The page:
As a dominant right-handed person with very little ambidexterity, something about aiming and pulling the trigger with my left hand on the barrel and using the Navigation controller with my right hand back on the gun grip just isn’t quite natural (and trying it the opposite way doesn’t work out any better). It’s sort of like patting my head and rubbing my stomach at the same time – I can do it if I really, really put my mind to it, but it’s not something that I can instinctively pull off. That’s how I feel playing a game like Killzone 3 with the Flex-Fire. With effort I can get where I need to go and shoot what I need to shoot without much hassle, but I’m never 100% comfortable doing so.

Configuration issues aside, the Flex-Fire’s ergonomics are on target. The rifle is lightweight yet feels sturdy and durable to the touch, and the grips at the barrel and the usual trigger position maintain comfortability, even during long sessions. Similar to other attachments, an adjustable stock clicks out in four additional lengths to accommodate players with different arm lengths. The handle also folds up, and when all sides are tucked into place the device is surprisingly compact and easy to stow away in a gaming chest or cabinet.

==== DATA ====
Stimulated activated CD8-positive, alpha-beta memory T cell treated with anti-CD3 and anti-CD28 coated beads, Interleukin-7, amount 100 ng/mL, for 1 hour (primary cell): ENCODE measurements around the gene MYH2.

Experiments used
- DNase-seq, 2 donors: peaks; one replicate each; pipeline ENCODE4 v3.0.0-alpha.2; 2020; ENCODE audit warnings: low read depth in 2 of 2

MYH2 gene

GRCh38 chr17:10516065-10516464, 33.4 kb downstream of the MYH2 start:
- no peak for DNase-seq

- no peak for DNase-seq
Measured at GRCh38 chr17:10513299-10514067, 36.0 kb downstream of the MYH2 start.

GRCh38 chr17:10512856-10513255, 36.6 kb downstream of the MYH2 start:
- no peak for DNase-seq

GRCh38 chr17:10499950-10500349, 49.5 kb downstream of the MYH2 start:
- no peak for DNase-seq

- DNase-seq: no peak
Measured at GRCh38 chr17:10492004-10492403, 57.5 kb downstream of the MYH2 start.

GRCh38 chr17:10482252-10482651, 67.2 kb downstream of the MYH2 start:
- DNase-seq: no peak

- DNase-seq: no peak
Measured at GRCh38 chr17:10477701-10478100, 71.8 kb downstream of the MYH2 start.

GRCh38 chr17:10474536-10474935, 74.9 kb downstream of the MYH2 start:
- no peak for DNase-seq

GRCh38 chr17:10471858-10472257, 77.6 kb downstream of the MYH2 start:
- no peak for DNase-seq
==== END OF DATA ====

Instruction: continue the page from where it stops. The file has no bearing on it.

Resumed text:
Overall, the Flex-Fire is a device that is simultaneously brilliant and somewhat perplexing in its design. I love being able to kick back and shoot baddies without having to sit on edge or get my whole body involved, and I wouldn’t be caught dead shooting with anything else in light gun shooters like Time Crisis: Razing Storm and The Shoot. But even after a few weeks of testing I’m still not quite confident enough with it as a full-time replacement for my Sharp Shooter.

The articulated barrel is an ingenious invention on its own, and for many players the accuracy enhancements it brings to Move shooting games will more than make up for some of the configuration miscues. Either way, if you’re serious about Move controls in your PS3 shooters, the Flex-Fire is a worthwhile but flawed option to consider versus the pricier Sharp Shooter. Just be prepared for a demanding learning curve and a fair amount of practice time on the Move shooting range.

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About the Author

Matt Litten is the full-time editor and owner of He is responsible for maintaining the day to day operation of the site, editing all staff content before it is published, and contributing regular news, reviews, previews and other articles. Matt landed his first gig in the video game review business writing for the now-defunct website After the sad and untimely close of BonusStage, the former staff went on to found After a short stint as US Site Manager for AceGamez, Matt assumed full ownership over VGBlogger, and to this day he is dedicated to making it one of the top video game blogs in all the blogosphere. Matt is a fair-minded reviewer and lover of games of all platforms and types, big or small, hyped or niche, big-budget or indie. But that doesn't mean he will let poor games slide without a good thrashing when necessary!